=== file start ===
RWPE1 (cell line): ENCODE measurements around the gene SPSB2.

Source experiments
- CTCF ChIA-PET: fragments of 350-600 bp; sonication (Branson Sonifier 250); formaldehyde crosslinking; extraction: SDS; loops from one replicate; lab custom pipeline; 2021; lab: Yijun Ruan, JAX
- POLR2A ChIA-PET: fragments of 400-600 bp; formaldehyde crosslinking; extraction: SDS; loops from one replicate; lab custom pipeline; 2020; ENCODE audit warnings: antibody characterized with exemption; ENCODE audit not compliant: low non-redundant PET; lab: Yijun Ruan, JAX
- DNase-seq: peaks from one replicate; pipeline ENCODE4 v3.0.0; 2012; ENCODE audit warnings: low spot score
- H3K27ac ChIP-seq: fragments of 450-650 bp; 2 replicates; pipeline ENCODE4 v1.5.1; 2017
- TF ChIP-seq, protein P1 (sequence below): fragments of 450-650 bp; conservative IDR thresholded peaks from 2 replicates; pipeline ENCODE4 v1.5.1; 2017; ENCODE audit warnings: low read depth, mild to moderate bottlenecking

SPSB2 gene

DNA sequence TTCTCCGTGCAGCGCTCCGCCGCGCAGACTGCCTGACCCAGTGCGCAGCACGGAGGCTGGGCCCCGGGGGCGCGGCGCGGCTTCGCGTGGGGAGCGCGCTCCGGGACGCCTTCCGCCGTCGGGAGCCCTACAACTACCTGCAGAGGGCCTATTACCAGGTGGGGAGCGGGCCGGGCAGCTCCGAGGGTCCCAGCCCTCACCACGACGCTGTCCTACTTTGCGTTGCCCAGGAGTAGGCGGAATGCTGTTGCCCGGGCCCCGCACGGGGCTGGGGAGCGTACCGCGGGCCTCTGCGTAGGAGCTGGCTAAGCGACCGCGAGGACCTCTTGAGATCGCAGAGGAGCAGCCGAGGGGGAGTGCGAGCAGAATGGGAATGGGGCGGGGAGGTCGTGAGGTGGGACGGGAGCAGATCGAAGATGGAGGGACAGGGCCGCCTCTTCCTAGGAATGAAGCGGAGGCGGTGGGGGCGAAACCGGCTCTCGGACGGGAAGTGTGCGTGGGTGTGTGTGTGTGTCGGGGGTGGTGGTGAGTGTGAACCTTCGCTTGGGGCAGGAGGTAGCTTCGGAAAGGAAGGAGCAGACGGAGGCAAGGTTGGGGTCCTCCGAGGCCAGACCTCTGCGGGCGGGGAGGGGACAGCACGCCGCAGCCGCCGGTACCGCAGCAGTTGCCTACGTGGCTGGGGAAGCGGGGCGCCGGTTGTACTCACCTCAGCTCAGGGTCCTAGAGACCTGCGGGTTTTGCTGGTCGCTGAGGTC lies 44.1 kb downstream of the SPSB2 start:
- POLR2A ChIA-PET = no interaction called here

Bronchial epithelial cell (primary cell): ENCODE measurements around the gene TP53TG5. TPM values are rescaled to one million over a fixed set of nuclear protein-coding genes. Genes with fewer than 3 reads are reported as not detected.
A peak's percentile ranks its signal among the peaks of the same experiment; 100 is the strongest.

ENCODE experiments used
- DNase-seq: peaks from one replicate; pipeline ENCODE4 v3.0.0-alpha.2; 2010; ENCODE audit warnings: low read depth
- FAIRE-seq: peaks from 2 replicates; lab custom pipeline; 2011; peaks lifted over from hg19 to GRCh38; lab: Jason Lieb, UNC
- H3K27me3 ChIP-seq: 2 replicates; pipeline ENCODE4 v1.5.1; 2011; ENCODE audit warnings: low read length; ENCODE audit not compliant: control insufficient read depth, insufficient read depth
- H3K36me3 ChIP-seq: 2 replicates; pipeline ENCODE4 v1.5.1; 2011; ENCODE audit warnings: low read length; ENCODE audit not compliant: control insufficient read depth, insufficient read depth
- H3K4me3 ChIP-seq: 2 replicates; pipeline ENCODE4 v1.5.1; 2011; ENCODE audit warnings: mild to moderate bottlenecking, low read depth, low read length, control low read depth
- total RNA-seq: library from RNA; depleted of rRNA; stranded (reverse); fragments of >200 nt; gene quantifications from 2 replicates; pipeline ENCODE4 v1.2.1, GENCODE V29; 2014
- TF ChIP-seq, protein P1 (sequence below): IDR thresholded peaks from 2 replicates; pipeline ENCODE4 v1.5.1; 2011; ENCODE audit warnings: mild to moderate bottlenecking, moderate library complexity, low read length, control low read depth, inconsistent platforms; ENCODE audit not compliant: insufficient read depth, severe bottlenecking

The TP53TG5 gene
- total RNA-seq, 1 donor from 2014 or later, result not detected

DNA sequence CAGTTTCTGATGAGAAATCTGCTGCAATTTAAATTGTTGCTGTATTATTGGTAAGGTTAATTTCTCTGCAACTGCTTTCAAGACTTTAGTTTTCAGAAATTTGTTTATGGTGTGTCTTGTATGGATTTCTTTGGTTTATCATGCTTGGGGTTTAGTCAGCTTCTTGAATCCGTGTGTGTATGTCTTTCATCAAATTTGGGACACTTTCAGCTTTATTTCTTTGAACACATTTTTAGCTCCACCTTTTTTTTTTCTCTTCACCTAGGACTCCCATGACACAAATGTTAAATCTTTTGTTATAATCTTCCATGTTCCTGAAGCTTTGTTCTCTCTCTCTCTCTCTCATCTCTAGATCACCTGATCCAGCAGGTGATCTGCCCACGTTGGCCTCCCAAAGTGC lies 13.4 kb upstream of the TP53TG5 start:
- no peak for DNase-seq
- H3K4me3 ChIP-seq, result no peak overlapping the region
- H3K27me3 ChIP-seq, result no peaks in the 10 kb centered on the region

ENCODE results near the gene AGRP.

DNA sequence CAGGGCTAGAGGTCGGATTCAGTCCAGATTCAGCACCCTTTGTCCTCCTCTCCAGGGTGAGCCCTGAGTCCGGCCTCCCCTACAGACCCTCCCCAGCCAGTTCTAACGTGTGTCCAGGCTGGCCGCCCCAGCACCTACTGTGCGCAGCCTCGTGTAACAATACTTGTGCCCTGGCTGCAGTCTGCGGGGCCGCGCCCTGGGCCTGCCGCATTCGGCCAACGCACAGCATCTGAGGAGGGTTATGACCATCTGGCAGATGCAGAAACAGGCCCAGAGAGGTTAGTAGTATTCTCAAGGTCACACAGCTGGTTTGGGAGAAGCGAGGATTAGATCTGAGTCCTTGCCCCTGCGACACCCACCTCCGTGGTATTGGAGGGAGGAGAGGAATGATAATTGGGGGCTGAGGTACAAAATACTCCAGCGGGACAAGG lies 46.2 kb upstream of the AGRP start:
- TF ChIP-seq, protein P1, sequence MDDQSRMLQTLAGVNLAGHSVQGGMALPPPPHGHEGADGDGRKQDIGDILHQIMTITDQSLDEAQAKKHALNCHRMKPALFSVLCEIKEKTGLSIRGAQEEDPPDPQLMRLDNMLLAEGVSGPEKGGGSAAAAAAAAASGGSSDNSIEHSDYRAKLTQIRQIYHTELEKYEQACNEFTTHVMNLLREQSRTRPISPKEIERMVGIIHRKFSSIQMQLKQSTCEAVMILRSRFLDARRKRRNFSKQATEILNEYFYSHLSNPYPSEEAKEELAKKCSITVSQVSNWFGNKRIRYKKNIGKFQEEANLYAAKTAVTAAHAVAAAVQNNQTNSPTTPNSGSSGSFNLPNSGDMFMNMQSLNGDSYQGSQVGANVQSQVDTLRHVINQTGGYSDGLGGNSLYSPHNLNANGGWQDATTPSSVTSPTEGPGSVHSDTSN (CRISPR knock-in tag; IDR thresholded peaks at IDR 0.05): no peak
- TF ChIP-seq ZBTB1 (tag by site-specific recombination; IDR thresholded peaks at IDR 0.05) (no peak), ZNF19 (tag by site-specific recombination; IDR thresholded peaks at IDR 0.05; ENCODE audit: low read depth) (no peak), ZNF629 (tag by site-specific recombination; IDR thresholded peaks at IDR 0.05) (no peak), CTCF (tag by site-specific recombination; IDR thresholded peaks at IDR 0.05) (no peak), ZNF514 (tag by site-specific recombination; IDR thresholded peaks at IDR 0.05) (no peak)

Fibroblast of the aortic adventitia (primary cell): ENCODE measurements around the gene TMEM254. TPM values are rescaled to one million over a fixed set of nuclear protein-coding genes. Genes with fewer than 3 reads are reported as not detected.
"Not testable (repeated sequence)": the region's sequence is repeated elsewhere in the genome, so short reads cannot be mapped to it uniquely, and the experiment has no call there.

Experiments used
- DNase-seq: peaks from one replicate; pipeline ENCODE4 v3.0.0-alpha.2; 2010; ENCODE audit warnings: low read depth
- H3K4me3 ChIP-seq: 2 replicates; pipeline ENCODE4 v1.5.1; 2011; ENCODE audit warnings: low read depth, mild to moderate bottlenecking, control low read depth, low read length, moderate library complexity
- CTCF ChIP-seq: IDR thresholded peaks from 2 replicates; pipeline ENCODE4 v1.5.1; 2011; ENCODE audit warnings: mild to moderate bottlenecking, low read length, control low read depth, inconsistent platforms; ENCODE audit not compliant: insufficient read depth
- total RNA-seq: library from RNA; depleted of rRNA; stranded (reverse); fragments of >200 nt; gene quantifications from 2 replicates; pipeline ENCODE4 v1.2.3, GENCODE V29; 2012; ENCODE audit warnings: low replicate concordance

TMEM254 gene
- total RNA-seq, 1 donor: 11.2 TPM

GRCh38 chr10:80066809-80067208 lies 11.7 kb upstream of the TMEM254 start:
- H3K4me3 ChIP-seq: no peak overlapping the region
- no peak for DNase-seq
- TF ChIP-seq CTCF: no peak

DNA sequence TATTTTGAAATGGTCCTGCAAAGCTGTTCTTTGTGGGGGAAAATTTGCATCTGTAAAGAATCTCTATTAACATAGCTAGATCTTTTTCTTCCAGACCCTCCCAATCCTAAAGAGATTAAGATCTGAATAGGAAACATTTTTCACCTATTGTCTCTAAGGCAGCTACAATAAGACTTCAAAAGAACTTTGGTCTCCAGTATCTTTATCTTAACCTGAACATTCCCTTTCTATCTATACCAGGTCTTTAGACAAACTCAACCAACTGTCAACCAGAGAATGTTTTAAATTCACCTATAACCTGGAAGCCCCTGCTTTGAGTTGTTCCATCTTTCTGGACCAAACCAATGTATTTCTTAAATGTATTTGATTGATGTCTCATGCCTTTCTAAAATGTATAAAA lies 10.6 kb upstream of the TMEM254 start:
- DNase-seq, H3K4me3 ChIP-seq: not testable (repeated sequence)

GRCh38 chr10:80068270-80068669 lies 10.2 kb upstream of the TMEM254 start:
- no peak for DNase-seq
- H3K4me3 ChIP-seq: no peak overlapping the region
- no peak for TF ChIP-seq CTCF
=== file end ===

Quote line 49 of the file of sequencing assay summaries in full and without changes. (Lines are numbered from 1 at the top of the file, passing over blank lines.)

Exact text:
- no peak for TF ChIP-seq CTCF